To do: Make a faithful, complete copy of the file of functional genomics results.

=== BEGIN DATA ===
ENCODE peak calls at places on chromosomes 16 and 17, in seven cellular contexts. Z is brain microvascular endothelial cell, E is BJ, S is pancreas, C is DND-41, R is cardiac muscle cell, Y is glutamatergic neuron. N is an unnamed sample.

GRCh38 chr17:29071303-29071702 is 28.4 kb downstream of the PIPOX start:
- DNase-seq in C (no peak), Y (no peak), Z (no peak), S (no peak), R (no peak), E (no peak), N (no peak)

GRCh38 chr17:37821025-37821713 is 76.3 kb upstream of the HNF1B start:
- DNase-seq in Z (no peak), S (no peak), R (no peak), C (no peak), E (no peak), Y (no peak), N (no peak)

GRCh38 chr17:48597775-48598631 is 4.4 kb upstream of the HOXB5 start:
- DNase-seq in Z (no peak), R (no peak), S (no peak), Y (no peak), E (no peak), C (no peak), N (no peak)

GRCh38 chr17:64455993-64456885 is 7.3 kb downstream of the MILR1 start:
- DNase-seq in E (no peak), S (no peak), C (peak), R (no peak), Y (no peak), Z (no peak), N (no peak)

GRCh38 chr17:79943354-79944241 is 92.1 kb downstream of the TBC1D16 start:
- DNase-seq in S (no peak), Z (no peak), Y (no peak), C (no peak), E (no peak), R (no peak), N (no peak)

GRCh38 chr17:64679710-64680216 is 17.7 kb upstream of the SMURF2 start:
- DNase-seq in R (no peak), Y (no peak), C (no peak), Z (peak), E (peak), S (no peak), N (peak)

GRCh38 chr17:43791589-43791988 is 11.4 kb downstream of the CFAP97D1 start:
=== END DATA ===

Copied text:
ENCODE peak calls at places on chromosomes 16 and 17, in seven cellular contexts. Z is brain microvascular endothelial cell, E is BJ, S is pancreas, C is DND-41, R is cardiac muscle cell, Y is glutamatergic neuron. N is an unnamed sample.

GRCh38 chr17:29071303-29071702 is 28.4 kb downstream of the PIPOX start:
- DNase-seq in C (no peak), Y (no peak), Z (no peak), S (no peak), R (no peak), E (no peak), N (no peak)

GRCh38 chr17:37821025-37821713 is 76.3 kb upstream of the HNF1B start:
- DNase-seq in Z (no peak), S (no peak), R (no peak), C (no peak), E (no peak), Y (no peak), N (no peak)

GRCh38 chr17:48597775-48598631 is 4.4 kb upstream of the HOXB5 start:
- DNase-seq in Z (no peak), R (no peak), S (no peak), Y (no peak), E (no peak), C (no peak), N (no peak)

GRCh38 chr17:64455993-64456885 is 7.3 kb downstream of the MILR1 start:
- DNase-seq in E (no peak), S (no peak), C (peak), R (no peak), Y (no peak), Z (no peak), N (no peak)

GRCh38 chr17:79943354-79944241 is 92.1 kb downstream of the TBC1D16 start:
- DNase-seq in S (no peak), Z (no peak), Y (no peak), C (no peak), E (no peak), R (no peak), N (no peak)

GRCh38 chr17:64679710-64680216 is 17.7 kb upstream of the SMURF2 start:
- DNase-seq in R (no peak), Y (no peak), C (no peak), Z (peak), E (peak), S (no peak), N (peak)

GRCh38 chr17:43791589-43791988 is 11.4 kb downstream of the CFAP97D1 start: